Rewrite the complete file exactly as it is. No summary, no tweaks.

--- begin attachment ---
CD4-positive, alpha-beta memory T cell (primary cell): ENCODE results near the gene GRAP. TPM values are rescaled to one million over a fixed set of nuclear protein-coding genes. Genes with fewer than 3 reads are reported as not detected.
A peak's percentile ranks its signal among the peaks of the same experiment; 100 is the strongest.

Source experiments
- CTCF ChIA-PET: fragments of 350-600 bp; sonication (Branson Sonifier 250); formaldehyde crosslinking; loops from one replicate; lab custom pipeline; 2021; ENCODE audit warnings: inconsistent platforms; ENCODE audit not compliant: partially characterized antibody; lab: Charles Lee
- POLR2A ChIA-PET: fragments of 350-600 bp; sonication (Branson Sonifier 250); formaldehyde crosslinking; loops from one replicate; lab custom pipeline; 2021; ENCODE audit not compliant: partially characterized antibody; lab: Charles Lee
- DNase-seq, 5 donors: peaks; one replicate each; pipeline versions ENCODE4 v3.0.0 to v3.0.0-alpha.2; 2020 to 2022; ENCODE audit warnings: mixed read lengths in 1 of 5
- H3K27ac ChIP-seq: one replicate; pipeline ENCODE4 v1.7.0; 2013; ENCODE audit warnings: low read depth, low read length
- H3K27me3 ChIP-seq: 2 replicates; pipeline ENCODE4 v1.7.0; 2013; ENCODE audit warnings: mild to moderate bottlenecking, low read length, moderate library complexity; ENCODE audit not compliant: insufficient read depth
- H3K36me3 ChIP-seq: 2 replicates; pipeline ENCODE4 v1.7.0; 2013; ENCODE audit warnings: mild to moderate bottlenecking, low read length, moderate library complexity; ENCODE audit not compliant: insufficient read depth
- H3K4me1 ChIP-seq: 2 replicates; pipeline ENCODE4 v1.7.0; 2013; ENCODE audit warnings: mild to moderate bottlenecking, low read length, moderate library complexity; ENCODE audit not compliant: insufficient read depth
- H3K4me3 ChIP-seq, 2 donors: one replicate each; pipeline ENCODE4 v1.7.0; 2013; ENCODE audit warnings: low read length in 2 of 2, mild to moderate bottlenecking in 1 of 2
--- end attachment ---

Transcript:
CD4-positive, alpha-beta memory T cell (primary cell): ENCODE results near the gene GRAP. TPM values are rescaled to one million over a fixed set of nuclear protein-coding genes. Genes with fewer than 3 reads are reported as not detected.
A peak's percentile ranks its signal among the peaks of the same experiment; 100 is the strongest.

Source experiments
- CTCF ChIA-PET: fragments of 350-600 bp; sonication (Branson Sonifier 250); formaldehyde crosslinking; loops from one replicate; lab custom pipeline; 2021; ENCODE audit warnings: inconsistent platforms; ENCODE audit not compliant: partially characterized antibody; lab: Charles Lee
- POLR2A ChIA-PET: fragments of 350-600 bp; sonication (Branson Sonifier 250); formaldehyde crosslinking; loops from one replicate; lab custom pipeline; 2021; ENCODE audit not compliant: partially characterized antibody; lab: Charles Lee
- DNase-seq, 5 donors: peaks; one replicate each; pipeline versions ENCODE4 v3.0.0 to v3.0.0-alpha.2; 2020 to 2022; ENCODE audit warnings: mixed read lengths in 1 of 5
- H3K27ac ChIP-seq: one replicate; pipeline ENCODE4 v1.7.0; 2013; ENCODE audit warnings: low read depth, low read length
- H3K27me3 ChIP-seq: 2 replicates; pipeline ENCODE4 v1.7.0; 2013; ENCODE audit warnings: mild to moderate bottlenecking, low read length, moderate library complexity; ENCODE audit not compliant: insufficient read depth
- H3K36me3 ChIP-seq: 2 replicates; pipeline ENCODE4 v1.7.0; 2013; ENCODE audit warnings: mild to moderate bottlenecking, low read length, moderate library complexity; ENCODE audit not compliant: insufficient read depth
- H3K4me1 ChIP-seq: 2 replicates; pipeline ENCODE4 v1.7.0; 2013; ENCODE audit warnings: mild to moderate bottlenecking, low read length, moderate library complexity; ENCODE audit not compliant: insufficient read depth
- H3K4me3 ChIP-seq, 2 donors: one replicate each; pipeline ENCODE4 v1.7.0; 2013; ENCODE audit warnings: low read length in 2 of 2, mild to moderate bottlenecking in 1 of 2